need a little time to rest your mind

Virgin Atlantic to LHR July 2016 sm

Transatlantic travel can leave you feeling cramped up for days. Well, it does now I am 40. I don’t remember it happening so much when I was 39, a few months ago. Ah well, a week of non-stop sketching and wandering both London and Manchester clutching sketchbook to my body in that peculiar way that I do probably added to the effect somewhat. I have not started all the scanning yet from the many sketches I did at the Urban Sketching Symposium in Manchester (July 27-30), as well as the Sketching Wren’s London sketchcrawl (July 24) and the Let’s Draw London sketchcrawl at Trafalgar Square (July 23). Here though are the sketches in transit, starting with the Virgin Atlantic flight to London from SFO. As usual I barely slept a wink, my knees being squashed against the seat in front. I love flying Virgin Atlantic, but their legroom in Economy truly sucks.

Virgin Train to Manchester July 2016 sm

Virgin Trains on the other hand had pretty good legroom, and the train up to Manchester was a very pleasant journey. I sketched again in the “Lapin” Miquelrius notebook and listened to music from Mancunian bands while the countryside whizzed by.

Virgin Train to London July 2016 sm

On the train back from Manchester I sat by the window and sketched a much larger panorama; I had taken Paul Heaston’s workshop in Manchester and realized I do need to stretch that curving perspective a lot more. While I do love a bit of the old curvilinear as you know, I don’t stretch it quite so often as I might, and it’s a good game to play.

Virgin Atlantic to SFO August 2016 sm

And in this last one, the squashed flight back to California. I watched Force Awakens as you can see, and Civil War (while wearing my Captain America hoodie). I also watched Zootopia, or rather, “Zootropolis” as it is called for some reason in the British release. Stay tuned for the sketches from England. There are a lot of them…

digital sketches from the UCAAC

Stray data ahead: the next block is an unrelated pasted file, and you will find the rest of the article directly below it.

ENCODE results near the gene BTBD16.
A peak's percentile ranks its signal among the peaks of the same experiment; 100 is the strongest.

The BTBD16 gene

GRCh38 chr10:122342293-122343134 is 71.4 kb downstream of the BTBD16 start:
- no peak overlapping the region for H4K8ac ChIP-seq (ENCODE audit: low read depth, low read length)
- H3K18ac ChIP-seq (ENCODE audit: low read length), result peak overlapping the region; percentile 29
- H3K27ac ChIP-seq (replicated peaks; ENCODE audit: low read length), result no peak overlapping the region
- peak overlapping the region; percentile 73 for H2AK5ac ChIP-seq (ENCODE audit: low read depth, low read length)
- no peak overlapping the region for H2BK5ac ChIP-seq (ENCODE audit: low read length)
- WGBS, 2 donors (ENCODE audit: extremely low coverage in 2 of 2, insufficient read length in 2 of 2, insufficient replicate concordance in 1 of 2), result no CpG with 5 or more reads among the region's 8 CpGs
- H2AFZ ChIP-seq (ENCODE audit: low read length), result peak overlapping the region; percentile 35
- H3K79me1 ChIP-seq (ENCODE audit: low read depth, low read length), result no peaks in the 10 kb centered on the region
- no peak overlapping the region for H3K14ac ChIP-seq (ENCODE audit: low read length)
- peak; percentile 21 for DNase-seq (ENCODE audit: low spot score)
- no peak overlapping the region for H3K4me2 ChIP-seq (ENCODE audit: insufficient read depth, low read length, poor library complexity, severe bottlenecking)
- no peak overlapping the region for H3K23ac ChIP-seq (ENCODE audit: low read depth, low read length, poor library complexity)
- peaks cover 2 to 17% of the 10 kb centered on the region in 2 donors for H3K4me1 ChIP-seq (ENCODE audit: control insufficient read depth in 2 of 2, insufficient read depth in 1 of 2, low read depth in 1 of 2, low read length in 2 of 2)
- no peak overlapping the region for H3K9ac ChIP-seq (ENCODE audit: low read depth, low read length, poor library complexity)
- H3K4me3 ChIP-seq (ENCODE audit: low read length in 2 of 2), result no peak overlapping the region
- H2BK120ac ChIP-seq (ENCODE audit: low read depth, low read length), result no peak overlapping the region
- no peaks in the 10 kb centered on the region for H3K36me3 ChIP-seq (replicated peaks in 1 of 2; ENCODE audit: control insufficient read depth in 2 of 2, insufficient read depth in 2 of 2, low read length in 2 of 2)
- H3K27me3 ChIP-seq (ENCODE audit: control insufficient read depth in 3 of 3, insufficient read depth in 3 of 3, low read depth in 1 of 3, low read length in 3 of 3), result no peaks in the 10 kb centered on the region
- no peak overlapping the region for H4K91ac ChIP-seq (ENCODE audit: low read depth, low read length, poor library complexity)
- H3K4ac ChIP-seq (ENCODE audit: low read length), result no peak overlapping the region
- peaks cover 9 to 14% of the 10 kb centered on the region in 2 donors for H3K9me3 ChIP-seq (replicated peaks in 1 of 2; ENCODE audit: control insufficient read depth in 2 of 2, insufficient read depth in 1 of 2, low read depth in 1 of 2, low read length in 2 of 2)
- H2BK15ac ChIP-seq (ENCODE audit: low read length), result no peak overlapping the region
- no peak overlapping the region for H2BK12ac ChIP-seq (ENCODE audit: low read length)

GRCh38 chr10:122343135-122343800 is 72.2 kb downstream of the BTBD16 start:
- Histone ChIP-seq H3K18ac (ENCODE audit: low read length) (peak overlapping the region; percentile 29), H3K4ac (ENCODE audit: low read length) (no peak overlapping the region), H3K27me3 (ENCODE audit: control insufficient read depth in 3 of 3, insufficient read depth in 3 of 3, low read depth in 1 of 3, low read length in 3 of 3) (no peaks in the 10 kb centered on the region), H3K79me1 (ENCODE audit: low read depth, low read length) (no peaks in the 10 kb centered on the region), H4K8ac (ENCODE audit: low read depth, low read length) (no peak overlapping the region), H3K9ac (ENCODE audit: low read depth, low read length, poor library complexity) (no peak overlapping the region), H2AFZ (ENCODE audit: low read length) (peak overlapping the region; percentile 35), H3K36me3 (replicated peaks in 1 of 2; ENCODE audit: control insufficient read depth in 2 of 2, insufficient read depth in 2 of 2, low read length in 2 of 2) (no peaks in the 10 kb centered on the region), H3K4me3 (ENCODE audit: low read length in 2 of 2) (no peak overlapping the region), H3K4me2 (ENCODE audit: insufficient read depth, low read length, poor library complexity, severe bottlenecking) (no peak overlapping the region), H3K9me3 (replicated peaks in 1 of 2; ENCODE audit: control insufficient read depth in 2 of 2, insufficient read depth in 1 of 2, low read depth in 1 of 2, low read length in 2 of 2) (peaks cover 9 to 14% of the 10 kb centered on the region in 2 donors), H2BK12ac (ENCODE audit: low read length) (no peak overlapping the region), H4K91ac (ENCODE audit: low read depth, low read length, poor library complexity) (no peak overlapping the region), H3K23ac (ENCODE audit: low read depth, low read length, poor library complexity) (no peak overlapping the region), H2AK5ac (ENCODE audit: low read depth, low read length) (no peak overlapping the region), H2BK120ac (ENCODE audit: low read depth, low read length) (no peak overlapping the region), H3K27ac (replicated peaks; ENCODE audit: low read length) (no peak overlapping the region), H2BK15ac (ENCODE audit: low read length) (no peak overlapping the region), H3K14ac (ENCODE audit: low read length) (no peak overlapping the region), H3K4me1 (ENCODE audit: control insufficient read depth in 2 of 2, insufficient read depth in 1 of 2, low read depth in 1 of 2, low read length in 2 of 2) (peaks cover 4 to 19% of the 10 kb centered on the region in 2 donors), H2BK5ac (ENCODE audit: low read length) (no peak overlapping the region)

Here are a few different types of sketches from the recent UCAAC in Santa Barbara. I don’t know if they need to be presented in this odd tiled fashion that WordPress has but I quite like it; click on the images to get a bigger view. I’ve been trying to use my iPad Mini to sketch, using an app called Paper by 53. Digital sketching is a whole new ball game and I am very much learning as I go along. I have a little stylus, nothing fancy, it just has a soft rubbery nib. It’s not an expensive iPencil and this isn’t a top of the range iPad Air or a Surface Pro or any of that. There is a very slight lag in time when making my digital marks and working out what the different tools do, the few there are, is interesting. It’s different from the stuff I do in MS Paint, which is more pixel by pixel football shirts, and quite unusual compared to using actual paper and actual pens but it is relatively quick, coloring in using big blocks of colour is intensely fun, you can go back if you accidentally put a big thick turquoise line through the middle (yeah, touchscreens) and you don’t need to scan them. Hey, you DON’T NEED TO SCAN THEM! That is actually huge. Literally years of my life have been lost crouched over my scanner pressing sketchbooks against glass while a slowly moving light trundles underneath me. But I’m a digital beginner, and still exploring, tentatively. If you need any tips…well, there are more experienced digital sketchers out there, but I hope you like these. I’ll enjoy looking back on these early efforts in years to come. The big one is the keynote speaker of the conference, Lester P. Monts of the University of Michigan, who gave a very interesting talk about being a Global Citizen. I included the pre-coloured-in version of that sketch so you can see what it looked like before the colourful blocks were added. The other sketches, two are very quick ones of breakout sessions I attended, and then there is a quick sketch of a curvilinear grid with a sketch of the room I was in (I won’t say the session but it was less fun than some of the others, I was starting to think about going to the pool). The other sketch is one I did in the observation carriage of the Amtrak Coastal Starlight train I took from Davis to Santa Barbara. Fun times!